After 9/11, the phrase “we are all New Yorkers now” found resonance in the popular vocabulary, and it has been repeatedly customized over the past twenty-some years to embrace other tragedies, so that “we are all” whoever we most pity or with whom we pledge solidarity at a given moment. And alongside that sentiment are the pictures, pictures that show us that all suffering, all love of country, all sacrifice wears the same human features. We cannot readily wrap our arms around those who suffer so far away from us. But, at least in our choice of pictorial proxies, we can wrap their hearts around our own.
By MICHAEL PERKINS
“THE WORLD IS TOO MUCH WITH US“, goes the classic Wordsworth sonnet, which points out that, not only do we miss seeing much of that which is most essential in our lives, we may not even know what we don’t know. And, in the general realm of art, and specifically in the art of photography, what survives in our visual record is limited to what we believed was important…at the time.
Reality is constantly morphing, and try as we might to use our cameras to bear witness to The Big Stuff, we neglect the fact that much of which we regard as anecdotal, as the “little stuff”, might just be biggest of all in the long run. The decisions required by art in the midst of history are terrifying. What image to make? What event to record? What kind of case to make for ourselves, as agents of our time?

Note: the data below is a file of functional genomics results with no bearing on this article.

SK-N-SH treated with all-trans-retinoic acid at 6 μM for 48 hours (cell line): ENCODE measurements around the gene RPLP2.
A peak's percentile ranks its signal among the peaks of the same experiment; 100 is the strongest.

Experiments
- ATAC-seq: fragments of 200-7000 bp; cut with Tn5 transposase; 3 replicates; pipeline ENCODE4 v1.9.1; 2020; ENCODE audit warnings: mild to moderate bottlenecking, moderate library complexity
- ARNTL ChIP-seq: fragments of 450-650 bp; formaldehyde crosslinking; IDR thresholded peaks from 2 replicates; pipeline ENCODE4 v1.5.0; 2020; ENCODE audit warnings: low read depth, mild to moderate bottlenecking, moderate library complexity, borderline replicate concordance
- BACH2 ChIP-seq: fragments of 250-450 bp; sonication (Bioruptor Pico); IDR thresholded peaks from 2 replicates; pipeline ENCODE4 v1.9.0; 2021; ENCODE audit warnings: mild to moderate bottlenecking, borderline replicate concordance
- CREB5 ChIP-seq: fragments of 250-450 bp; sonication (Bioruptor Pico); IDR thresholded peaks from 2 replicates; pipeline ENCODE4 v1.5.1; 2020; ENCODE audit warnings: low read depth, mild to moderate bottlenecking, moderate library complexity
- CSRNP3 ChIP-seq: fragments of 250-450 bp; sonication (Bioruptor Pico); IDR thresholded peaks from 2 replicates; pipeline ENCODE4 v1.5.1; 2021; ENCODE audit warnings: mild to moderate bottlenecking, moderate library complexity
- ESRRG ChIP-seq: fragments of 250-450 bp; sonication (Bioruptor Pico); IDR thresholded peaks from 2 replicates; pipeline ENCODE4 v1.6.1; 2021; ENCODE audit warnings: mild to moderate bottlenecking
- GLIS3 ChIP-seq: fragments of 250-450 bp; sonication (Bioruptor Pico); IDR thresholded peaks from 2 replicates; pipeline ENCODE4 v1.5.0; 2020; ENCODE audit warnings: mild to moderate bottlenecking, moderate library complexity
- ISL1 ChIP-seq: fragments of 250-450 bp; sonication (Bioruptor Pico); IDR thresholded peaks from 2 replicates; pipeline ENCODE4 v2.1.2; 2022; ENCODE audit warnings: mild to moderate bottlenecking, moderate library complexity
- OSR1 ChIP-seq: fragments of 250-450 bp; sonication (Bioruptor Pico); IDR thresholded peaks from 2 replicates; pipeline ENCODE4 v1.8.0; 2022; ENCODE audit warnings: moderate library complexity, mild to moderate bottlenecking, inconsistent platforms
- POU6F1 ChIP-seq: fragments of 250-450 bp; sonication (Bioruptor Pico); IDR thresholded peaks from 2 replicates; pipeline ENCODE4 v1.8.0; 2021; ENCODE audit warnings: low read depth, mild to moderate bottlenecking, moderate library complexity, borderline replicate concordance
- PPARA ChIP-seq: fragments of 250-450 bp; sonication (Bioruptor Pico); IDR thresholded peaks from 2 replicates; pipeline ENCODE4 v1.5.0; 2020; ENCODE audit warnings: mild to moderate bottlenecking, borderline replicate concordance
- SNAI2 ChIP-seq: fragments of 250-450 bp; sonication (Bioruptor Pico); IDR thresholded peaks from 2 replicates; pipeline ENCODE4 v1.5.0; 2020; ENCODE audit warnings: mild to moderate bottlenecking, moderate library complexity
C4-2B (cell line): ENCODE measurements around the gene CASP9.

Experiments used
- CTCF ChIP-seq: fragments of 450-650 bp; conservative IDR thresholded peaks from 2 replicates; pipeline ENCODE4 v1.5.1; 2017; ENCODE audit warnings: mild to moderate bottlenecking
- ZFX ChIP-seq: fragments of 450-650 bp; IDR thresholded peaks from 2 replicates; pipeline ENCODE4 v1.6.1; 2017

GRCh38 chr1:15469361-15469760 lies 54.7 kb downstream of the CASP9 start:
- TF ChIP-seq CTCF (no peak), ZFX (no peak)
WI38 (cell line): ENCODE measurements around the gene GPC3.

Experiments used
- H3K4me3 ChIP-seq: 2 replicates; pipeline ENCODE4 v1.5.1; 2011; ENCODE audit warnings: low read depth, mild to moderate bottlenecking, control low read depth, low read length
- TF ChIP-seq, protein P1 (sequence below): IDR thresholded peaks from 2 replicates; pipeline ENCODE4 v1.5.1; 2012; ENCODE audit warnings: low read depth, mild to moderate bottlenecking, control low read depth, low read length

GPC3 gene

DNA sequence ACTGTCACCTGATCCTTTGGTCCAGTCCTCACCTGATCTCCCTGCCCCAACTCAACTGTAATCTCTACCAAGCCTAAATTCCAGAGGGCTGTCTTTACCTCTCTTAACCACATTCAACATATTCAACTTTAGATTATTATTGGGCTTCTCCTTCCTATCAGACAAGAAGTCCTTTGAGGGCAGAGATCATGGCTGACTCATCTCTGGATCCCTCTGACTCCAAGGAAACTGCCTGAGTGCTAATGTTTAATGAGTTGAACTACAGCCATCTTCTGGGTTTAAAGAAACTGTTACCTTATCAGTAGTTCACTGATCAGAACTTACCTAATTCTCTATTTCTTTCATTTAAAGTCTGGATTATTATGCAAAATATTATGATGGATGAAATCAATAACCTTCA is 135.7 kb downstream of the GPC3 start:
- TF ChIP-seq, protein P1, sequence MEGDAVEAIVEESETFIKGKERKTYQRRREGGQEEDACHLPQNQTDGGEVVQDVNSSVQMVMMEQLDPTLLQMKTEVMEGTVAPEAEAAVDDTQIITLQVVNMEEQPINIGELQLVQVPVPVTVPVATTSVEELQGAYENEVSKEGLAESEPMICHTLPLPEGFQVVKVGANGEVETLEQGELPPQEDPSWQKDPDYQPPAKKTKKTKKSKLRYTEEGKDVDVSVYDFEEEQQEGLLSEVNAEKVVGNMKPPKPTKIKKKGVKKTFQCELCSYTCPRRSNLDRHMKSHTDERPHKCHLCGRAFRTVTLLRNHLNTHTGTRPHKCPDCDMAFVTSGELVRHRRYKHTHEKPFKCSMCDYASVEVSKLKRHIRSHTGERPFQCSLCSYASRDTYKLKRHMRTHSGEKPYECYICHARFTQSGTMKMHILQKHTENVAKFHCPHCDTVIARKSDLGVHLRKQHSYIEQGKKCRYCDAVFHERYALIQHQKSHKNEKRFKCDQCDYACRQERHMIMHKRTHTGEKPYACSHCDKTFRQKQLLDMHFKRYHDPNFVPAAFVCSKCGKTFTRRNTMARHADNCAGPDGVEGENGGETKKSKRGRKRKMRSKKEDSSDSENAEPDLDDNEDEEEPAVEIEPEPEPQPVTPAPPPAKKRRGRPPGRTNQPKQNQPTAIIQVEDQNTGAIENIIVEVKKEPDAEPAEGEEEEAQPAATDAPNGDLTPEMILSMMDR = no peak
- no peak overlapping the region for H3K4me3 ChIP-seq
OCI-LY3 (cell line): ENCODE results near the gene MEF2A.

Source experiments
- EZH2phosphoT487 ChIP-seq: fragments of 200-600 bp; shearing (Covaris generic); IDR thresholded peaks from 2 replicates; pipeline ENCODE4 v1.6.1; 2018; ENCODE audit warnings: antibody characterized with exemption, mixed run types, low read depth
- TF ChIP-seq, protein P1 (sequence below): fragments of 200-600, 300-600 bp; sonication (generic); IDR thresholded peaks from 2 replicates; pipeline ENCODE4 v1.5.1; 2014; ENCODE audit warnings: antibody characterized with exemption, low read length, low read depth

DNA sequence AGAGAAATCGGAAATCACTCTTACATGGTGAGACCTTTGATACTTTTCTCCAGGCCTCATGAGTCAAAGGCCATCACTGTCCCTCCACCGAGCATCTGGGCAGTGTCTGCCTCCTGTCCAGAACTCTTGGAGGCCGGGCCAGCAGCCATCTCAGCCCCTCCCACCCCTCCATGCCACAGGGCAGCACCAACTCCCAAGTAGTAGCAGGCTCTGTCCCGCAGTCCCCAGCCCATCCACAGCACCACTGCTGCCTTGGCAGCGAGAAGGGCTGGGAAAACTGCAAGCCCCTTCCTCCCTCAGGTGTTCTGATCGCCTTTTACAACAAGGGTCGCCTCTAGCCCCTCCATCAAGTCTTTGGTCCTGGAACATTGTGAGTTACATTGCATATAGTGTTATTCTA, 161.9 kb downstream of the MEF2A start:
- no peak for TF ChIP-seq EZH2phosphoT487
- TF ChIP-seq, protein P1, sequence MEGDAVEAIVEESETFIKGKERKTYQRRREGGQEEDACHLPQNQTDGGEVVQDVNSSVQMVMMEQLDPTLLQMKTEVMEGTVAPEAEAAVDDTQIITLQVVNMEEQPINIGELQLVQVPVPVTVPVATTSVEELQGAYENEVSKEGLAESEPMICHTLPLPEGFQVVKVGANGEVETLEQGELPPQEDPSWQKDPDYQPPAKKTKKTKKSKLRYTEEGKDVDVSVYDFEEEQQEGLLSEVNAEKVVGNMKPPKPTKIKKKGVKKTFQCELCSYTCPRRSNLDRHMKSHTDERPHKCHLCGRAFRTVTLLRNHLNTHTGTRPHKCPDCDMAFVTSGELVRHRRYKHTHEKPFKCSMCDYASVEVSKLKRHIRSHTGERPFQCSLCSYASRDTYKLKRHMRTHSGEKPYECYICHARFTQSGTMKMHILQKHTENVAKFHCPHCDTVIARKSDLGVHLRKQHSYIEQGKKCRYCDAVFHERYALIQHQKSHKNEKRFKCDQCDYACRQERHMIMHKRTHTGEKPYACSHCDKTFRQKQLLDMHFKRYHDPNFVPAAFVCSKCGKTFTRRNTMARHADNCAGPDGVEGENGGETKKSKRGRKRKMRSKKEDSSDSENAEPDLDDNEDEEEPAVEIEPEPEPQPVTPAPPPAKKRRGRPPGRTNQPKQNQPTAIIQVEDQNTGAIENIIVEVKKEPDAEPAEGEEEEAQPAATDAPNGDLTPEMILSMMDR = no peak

This year, 2017, marks the one-hundredth anniversary of the United States’ entry into what was then called The Great War. The term was grandiose, and dire, denoting a conflict that was, for the first time, truly global, a tsunami of slaughter so vast that it had been, heretofore, simply unimaginable. And yet, in time, the phrase was abandoned, because we had rendered it obsolete, by the obscene act of ordering up a sequel. And so we began to take the greatest mass murders of all time, and merely number them, as if they were nothing more than sequential lines on an endless horizon. And with these wars, for the first time, came pole-to-pole photographic coverage, an unprecedented, ubiquitous visual chronicle. Again, the questions: did we get it right? Did we make the pictures that needed to be made?
Who can know? The blood that soaks the battlefields also waters the grass that eventually covers them over. The din of death becomes the silence of lost detail. Photographs curl, tear, burn, vanish, become memories of memories. We hope some small part of our art becomes an actual legacy. And again, we ask: what did we miss? Whose stories did we neglect? Which evidence did we ignore? The world, always too much with us, forces us, now as then, to edit on the fly, hoping we can at least strive, against all odds, to be reliable narrators.